personal test. That is all.

   Ask yourself what evidence you really and truly have that confirms your
religious beliefs. How convincing is that evidence?  Would it convince a
dispassionate observer? Would you stake your child's life on it?  Would
trained scientific observers with no interest at stake in the outcome draw
the same conclusions?  Can you imagine life without immortality, without a
soul, without a master--with only organic molecules in a self-replicating
system?  A life that ends when the brain ceases to function? I have
imagined it both ways, and am forced to accept the correct interpretation.
If you can't even imagine it both ways, how can you begin to go beyond
mere religious faith?

To paraphrase an eck master:  You can DISprove it for yourself--if you are
bold  and adventuresome.  If you are not, then remain an eckist.

A closing prediction: The very youngest eckists among us will live to see
the day neurobiologists can explain the so-called mystical experience
(i.e., hallucination, lucid dream) at the cellular/molecular levels.  No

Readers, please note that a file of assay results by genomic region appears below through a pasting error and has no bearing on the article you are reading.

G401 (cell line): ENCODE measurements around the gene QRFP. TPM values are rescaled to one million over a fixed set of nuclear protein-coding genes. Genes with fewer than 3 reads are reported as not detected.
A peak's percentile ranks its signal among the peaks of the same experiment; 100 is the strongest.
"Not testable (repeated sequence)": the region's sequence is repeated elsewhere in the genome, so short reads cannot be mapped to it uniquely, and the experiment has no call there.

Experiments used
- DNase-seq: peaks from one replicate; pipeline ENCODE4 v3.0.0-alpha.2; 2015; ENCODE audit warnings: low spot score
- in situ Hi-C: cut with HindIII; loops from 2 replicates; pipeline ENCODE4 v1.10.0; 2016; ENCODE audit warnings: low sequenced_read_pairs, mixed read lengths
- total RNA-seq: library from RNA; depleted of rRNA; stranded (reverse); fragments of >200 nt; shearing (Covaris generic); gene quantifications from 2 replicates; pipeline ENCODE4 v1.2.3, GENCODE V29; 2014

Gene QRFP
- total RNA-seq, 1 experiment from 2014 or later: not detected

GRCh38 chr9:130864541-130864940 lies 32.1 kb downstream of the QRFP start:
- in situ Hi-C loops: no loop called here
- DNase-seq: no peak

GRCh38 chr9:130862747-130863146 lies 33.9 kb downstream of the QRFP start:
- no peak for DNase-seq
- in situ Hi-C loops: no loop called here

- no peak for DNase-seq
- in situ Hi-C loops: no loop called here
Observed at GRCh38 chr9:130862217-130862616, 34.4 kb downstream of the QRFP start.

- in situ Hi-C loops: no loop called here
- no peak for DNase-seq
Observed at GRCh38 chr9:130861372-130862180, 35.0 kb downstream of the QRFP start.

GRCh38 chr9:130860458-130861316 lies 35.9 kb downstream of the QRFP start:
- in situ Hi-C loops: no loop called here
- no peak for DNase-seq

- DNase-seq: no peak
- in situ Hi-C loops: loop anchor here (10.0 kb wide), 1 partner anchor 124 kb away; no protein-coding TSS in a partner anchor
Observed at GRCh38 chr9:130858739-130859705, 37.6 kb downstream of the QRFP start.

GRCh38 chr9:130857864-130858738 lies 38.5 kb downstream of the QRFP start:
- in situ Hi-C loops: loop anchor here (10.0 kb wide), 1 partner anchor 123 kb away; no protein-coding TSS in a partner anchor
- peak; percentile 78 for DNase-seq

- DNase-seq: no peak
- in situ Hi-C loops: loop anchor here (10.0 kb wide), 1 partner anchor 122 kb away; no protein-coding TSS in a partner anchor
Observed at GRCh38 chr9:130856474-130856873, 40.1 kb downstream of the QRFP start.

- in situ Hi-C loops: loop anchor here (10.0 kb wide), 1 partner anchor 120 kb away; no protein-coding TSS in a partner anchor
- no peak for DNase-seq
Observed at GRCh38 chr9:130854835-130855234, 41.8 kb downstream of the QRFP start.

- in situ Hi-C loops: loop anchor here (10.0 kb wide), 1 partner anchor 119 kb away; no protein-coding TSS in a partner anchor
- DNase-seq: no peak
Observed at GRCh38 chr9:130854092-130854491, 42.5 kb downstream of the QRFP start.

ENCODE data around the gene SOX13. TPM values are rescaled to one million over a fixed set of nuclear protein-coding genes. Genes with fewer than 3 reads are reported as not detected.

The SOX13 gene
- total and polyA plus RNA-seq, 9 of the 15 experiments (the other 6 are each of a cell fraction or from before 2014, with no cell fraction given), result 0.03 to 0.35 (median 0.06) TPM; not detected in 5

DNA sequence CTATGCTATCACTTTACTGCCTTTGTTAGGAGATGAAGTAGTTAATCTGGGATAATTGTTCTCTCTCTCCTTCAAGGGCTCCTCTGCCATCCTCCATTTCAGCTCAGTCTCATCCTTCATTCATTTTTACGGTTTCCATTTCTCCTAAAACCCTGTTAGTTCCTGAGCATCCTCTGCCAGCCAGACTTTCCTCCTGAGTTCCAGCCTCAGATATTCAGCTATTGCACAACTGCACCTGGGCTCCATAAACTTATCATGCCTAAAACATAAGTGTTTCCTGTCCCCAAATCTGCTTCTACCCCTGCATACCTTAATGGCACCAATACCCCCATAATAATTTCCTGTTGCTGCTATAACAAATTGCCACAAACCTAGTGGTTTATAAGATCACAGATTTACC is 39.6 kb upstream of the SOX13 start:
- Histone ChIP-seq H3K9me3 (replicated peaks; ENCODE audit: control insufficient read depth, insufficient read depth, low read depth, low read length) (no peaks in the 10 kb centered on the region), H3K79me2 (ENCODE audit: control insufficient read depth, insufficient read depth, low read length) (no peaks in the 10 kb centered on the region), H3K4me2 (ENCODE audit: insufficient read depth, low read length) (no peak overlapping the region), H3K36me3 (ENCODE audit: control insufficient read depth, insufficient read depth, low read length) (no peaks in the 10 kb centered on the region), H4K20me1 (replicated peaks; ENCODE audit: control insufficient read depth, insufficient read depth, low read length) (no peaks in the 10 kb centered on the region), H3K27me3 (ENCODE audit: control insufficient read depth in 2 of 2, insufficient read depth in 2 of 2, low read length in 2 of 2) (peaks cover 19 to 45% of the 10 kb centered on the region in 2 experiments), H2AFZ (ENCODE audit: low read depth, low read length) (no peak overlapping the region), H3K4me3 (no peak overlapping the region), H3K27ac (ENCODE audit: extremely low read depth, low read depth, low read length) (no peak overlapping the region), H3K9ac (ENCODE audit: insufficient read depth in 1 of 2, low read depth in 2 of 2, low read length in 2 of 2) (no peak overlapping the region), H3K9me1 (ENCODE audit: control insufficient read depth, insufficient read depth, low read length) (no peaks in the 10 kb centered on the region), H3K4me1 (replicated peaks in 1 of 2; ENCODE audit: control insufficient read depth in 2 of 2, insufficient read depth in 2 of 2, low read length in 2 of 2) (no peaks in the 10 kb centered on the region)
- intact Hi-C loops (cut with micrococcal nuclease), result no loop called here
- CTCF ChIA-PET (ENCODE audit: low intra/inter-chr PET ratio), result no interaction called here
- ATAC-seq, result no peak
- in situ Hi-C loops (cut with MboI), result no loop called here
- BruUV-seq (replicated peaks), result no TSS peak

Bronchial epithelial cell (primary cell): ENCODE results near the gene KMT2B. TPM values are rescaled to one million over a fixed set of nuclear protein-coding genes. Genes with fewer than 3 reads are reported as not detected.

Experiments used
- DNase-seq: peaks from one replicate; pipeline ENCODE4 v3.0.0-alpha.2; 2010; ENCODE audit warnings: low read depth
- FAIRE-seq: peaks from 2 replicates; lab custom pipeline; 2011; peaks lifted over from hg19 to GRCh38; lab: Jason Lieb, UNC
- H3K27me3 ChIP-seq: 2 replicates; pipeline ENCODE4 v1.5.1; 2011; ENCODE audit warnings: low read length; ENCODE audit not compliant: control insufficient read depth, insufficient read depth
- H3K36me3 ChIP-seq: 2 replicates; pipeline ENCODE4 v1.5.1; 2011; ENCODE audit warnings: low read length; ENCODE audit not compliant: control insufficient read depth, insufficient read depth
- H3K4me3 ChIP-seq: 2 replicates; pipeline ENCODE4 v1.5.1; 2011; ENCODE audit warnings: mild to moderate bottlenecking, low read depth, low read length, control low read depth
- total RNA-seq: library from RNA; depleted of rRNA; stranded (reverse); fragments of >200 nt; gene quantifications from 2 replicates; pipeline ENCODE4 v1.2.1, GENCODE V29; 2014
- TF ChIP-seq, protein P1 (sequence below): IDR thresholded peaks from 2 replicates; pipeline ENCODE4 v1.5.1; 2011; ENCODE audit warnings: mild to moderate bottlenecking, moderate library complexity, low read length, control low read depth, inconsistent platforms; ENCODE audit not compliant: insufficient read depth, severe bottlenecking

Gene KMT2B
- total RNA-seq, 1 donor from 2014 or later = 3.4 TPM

question about it. Eckankar will have passed into oblivion long before
this, however. Or perhaps eckists will transform into a new type of drug
culture, where one takes a specific neurotransmitter to induce a specific

One last thing.  It is certainly possible that my materialistic views are
completely wrong.  Scientific theories are constantly in a state of flux
as we gather more data. I would place the odds that I am wrong in this
regard at one in a thousand or less. Religion has been given a fair shake
for millenia, and has proven to be a miserable failure at explaining
anything or bringing about harmony to the human civilization.  The further
we advance in our knowledge of the universe through application of the
scientific method, the more religious viewpoints have to be abandoned. The
odds are getting less and less every day.

Mike Mueckler

Department of Cell Biology and Physiology
Washington University School of Medicine
660 S. Euclid Ave.
St. Louis, MO  63110
Phone: 314-362-4160
Fax: 314-362-7463

E-mail The Neural Surfer directly at

I want to go back to the home base now.